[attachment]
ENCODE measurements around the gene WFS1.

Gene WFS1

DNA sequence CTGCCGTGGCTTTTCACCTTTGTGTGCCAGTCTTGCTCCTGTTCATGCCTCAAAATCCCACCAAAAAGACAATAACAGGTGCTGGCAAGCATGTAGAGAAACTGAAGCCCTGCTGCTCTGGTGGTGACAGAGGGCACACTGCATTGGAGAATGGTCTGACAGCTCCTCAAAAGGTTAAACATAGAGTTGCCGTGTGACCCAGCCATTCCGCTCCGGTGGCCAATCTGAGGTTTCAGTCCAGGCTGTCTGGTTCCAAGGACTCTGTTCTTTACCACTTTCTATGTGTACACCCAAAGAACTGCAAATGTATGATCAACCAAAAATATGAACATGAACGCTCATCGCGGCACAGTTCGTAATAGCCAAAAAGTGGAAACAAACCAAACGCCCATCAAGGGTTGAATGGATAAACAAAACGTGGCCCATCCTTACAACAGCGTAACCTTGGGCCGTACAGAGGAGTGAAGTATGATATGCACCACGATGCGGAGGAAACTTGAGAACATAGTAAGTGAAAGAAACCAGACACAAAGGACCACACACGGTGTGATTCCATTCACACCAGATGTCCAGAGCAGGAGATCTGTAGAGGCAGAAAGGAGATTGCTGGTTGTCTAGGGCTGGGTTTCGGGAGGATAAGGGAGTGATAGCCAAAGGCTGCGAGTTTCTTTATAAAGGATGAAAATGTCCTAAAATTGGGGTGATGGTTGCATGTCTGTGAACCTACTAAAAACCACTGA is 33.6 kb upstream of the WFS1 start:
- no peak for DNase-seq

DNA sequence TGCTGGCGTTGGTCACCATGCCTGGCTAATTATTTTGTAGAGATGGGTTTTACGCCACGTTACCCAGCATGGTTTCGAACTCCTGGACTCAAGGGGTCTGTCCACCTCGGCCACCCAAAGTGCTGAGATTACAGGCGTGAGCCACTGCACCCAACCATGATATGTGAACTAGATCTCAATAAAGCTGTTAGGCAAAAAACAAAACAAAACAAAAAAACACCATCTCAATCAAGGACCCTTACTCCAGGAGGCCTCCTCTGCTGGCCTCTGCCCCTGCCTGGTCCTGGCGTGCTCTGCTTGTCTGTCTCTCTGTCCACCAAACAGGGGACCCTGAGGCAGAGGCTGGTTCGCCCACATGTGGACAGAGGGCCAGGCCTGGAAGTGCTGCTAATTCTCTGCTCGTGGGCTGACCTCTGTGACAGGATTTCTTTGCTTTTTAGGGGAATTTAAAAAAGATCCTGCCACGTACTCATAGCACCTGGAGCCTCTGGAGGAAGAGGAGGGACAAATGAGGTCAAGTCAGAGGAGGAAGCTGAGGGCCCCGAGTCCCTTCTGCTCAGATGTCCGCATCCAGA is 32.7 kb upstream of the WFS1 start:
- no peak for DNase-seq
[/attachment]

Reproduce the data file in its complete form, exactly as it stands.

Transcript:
ENCODE measurements around the gene WFS1.

Gene WFS1

DNA sequence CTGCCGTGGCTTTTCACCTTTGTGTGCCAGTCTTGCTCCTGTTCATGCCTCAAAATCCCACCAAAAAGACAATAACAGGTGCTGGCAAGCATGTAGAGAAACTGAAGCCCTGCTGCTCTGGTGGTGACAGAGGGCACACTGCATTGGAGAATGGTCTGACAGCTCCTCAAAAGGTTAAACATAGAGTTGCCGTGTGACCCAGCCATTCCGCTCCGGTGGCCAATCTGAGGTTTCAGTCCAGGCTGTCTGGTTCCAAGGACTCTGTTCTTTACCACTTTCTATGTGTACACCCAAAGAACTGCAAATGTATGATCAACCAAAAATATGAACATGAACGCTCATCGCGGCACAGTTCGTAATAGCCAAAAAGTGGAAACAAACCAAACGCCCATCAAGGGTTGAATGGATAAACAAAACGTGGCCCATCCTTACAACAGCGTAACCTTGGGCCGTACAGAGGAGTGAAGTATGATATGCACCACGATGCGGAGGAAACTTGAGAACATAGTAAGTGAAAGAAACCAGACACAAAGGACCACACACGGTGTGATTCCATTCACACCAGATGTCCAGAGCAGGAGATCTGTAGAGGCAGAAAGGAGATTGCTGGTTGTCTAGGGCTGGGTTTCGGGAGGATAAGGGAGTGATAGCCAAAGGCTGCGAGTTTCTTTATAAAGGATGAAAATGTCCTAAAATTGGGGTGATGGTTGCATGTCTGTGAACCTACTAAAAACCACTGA is 33.6 kb upstream of the WFS1 start:
- no peak for DNase-seq

DNA sequence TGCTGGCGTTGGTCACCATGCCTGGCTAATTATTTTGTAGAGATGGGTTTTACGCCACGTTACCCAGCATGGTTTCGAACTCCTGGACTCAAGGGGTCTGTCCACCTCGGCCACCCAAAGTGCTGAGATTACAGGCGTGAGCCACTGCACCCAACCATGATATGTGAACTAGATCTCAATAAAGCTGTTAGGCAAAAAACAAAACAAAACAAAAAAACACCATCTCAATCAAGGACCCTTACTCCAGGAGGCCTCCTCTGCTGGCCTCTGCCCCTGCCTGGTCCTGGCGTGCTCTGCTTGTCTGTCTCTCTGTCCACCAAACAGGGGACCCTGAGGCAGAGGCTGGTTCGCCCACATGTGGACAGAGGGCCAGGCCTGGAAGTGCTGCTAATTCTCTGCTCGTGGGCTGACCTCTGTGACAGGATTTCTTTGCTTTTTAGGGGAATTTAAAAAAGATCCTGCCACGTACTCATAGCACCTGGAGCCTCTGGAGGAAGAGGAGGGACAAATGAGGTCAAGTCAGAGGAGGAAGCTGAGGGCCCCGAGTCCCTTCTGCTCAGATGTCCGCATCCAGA is 32.7 kb upstream of the WFS1 start:
- no peak for DNase-seq